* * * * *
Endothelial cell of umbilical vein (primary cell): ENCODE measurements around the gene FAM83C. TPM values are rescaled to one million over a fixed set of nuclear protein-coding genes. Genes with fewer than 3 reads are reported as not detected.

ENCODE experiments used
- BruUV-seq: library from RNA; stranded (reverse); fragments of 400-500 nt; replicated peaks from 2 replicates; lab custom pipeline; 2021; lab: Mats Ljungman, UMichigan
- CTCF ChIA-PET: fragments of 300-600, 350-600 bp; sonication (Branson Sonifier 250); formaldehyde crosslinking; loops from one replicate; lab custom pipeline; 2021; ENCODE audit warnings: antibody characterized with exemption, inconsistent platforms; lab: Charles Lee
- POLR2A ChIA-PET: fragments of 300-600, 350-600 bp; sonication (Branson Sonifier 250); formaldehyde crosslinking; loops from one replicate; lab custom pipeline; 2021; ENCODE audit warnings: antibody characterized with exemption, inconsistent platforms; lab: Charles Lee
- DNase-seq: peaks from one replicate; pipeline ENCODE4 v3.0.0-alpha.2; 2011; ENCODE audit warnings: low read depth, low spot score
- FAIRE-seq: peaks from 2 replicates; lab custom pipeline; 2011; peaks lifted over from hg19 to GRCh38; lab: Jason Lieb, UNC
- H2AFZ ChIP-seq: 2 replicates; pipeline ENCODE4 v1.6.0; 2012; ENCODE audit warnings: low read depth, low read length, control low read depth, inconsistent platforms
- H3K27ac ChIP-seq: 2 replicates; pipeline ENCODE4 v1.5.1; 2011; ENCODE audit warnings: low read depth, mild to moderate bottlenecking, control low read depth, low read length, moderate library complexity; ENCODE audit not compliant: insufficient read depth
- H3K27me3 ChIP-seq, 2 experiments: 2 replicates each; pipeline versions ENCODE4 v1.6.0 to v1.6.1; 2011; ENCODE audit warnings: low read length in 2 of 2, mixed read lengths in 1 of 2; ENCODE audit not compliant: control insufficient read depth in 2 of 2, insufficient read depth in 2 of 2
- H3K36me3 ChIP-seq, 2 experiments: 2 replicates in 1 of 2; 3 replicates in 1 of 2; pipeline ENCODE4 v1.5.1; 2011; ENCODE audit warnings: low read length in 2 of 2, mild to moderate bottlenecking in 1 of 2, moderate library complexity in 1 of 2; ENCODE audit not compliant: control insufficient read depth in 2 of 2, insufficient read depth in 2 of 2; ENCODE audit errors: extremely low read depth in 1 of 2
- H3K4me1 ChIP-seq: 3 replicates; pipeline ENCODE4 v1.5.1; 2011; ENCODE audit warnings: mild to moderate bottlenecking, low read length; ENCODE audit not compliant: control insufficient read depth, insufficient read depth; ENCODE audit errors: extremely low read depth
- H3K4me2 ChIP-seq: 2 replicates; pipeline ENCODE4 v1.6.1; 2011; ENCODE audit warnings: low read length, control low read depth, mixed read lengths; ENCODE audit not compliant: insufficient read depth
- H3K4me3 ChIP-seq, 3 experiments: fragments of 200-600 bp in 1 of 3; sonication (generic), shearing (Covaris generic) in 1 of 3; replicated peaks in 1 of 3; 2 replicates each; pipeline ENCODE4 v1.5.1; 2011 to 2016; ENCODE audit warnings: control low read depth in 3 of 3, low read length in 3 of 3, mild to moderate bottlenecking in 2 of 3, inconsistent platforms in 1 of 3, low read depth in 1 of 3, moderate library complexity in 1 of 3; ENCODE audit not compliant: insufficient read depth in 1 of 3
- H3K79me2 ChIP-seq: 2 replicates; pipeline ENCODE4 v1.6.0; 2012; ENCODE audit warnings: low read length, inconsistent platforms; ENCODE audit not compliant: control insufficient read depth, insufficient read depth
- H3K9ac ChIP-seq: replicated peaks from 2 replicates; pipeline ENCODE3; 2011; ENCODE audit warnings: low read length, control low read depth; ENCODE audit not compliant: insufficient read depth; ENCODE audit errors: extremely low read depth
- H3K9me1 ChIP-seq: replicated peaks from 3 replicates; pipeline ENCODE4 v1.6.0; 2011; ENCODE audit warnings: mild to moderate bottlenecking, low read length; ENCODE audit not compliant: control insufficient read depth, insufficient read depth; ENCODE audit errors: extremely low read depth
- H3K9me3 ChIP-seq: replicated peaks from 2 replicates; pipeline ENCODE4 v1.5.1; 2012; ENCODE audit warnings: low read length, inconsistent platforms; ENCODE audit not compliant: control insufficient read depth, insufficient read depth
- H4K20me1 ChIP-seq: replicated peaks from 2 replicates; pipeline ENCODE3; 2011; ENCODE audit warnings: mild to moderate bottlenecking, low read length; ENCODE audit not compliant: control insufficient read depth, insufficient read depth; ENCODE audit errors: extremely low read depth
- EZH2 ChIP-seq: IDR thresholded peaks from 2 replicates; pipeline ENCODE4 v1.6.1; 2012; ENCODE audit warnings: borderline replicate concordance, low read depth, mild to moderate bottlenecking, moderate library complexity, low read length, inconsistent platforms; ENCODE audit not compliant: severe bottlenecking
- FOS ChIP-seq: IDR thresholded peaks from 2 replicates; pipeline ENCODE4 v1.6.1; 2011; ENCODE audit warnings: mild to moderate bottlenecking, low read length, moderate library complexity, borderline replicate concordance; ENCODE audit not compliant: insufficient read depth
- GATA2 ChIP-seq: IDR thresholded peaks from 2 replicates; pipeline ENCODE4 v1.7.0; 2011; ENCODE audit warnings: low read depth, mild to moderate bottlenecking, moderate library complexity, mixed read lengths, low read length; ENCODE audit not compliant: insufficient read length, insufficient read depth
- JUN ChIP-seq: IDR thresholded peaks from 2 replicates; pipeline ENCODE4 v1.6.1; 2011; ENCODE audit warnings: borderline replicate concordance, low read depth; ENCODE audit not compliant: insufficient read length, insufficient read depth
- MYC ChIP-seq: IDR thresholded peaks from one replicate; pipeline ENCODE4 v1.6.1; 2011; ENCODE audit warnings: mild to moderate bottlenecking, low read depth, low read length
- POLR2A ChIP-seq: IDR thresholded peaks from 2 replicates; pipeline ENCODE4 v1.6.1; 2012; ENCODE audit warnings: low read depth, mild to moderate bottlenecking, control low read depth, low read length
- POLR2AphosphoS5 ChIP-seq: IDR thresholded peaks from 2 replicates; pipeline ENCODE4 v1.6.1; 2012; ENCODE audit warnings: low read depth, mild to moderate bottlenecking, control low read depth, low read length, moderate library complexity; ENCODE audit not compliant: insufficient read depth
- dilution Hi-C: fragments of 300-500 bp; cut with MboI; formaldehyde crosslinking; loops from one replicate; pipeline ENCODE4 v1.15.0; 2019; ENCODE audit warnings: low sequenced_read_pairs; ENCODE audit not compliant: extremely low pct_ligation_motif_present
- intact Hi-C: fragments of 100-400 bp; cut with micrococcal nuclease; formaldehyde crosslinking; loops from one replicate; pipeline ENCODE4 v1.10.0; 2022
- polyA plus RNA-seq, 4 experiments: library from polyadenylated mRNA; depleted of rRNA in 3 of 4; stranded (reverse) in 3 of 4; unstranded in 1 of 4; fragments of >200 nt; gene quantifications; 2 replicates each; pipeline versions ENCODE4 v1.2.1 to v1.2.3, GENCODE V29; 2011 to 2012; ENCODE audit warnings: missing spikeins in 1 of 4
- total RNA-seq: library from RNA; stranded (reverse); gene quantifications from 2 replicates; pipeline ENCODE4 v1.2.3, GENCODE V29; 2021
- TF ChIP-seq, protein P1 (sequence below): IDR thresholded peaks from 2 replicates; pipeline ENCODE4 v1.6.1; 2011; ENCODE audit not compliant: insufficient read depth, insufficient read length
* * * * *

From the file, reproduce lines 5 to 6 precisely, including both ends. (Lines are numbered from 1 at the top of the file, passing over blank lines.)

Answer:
- POLR2A ChIA-PET: fragments of 300-600, 350-600 bp; sonication (Branson Sonifier 250); formaldehyde crosslinking; loops from one replicate; lab custom pipeline; 2021; ENCODE audit warnings: antibody characterized with exemption, inconsistent platforms; lab: Charles Lee
- DNase-seq: peaks from one replicate; pipeline ENCODE4 v3.0.0-alpha.2; 2011; ENCODE audit warnings: low read depth, low spot score